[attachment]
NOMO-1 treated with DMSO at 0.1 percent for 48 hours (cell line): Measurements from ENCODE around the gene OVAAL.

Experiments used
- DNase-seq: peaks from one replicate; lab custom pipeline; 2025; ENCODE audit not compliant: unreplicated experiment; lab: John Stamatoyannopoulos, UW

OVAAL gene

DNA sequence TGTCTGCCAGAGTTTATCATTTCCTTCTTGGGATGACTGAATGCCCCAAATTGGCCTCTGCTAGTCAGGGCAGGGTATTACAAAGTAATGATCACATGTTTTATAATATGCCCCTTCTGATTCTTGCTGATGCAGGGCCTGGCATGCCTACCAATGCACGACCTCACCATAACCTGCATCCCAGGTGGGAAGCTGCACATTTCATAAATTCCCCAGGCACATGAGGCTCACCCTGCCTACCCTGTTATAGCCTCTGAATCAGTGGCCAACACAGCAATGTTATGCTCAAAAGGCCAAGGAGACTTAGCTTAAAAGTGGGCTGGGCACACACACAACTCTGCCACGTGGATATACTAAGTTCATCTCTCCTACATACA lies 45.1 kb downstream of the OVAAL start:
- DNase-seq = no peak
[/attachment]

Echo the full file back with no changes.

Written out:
NOMO-1 treated with DMSO at 0.1 percent for 48 hours (cell line): Measurements from ENCODE around the gene OVAAL.

Experiments used
- DNase-seq: peaks from one replicate; lab custom pipeline; 2025; ENCODE audit not compliant: unreplicated experiment; lab: John Stamatoyannopoulos, UW

OVAAL gene

DNA sequence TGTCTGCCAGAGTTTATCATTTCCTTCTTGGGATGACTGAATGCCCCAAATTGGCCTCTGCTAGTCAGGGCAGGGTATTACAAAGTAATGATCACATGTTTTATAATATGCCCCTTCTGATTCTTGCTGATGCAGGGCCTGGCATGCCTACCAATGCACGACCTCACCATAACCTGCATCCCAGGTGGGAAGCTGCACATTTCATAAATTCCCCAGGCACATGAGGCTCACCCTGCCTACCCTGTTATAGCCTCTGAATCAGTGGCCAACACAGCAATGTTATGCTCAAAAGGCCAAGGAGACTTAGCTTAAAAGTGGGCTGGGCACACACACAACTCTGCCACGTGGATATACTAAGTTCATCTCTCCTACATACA lies 45.1 kb downstream of the OVAAL start:
- DNase-seq = no peak